Dan Walters wrote in the Bee this week that, "a third of California’s employed workers are 'low-wage' and their ranks are growing according to a new study from the Center for Labor Research and Education at University of California’s Berkeley campus." Walters also discussed the legislature's passion for a minimum wage hike as a means to fix this problem. We can do better.

California manufacturers pay an average $78,000 salary and those wages adjusted for inflation have grown by almost 40 percent since 2000. A growing manufacturing sector would create tremendous opportunities for the low-wage ranks often providing a gateway to the middle class.  We can fight to attract manufacturing investment and jobs and grow the same industry that helped so many California families follow their dreams in the eighties with aerospace and in the nineties with tech manufacturing.
We looked at the growth and declines of California's job sectors since 2000 and as you see below, California's manufacturing sector is on a steady decline versus other sectors, often giving way to industries that pay lower wages. 


(click image for pdf)

Job sector growth and decline since 2000




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Siemens transfers technology and opportunity to California

Posted by Gino DiCaro, Vice President, Communications on April 23, 2015

Siemens has been building railcars for over 160 years, yet the level of technology innovation they employ is on par with the latest high-tech manufacturing companies. Sacramento is fortunate to be home to 850 Siemens employees, including more than100 engineers who are finding new ways to improve safety, reduce weight and achieve mind-blowing energy efficiency.  

This week CMTA got a glimpse of Siemens’ Sacramento operation.  Everything we saw -- from precision welding of parts for the undercarriage to survive 30 years of operation to final touches on interior spaces for the comfort of passengers -- confirmed the company’s commitment to be an industry leader. We particularly enjoyed seeing the latest generation light rail cars to be delivered to Charlotte, Portland, San Diego and Calgary. Soon the plant will begin to build the next edition light rail cars for the San Francisco Muni and this year will also be the production start of the trains for All Aboard Florida – a new passenger service connecting Miami and Orlando.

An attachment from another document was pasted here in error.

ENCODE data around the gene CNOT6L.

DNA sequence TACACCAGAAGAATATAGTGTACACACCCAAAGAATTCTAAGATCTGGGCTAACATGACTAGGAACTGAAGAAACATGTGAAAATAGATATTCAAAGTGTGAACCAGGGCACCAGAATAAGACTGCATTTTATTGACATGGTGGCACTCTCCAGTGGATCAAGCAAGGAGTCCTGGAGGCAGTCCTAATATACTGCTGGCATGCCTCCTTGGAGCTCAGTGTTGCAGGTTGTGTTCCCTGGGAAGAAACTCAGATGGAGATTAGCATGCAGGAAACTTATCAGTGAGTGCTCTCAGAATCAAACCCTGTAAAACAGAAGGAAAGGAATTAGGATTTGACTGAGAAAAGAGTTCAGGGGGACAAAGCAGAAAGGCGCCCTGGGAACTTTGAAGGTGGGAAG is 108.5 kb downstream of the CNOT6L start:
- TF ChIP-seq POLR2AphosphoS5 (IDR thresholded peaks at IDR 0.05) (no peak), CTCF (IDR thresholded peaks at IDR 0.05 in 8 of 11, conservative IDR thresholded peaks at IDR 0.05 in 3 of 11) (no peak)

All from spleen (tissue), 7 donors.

We were also pleased to learn that “Made in America” is a major goal for Siemens production.  That means many types of jobs are required in the facility and suppliers across the country benefit greatly from Siemens operation here. The company was also one of the first major manufacturing facilities to power its operations with solar power — 85 percent of the plant is powered by the sun.

Since Siemens chose Sacramento as a major headquarters in 1984, it has provided hundreds of upwardly mobile jobs to support a middle class or better lifestyle for California families. The good news is that the future for Siemens and other rail industry suppliers remains bright, as population growth and the need to reduce vehicle miles traveled to meet the state’s greenhouse gas reduction goals will put more rail options on the table for consideration.  Passengers on Siemens railcars will get where they need to go in energy-efficient style, not wasting time on congested streets and freeways or in clogged airports. 

When it comes to high-speed rail, Siemens has a great track record. They have more than 400 high-speed trainsets in operation globally that have traveled more than 600 million miles to date. And, the mileage for the fleet is growing by over 300,000 miles each day, experience that proves their leadership and innovation in the field.  

Siemens exemplifies what it means to be a California manufacturer – providing great value to customers through innovation and the contribution of highly skilled and productive workers able to meet all business and technical challenges.  We look forward to another visit with Siemens as they continue to grow and prosper in the state.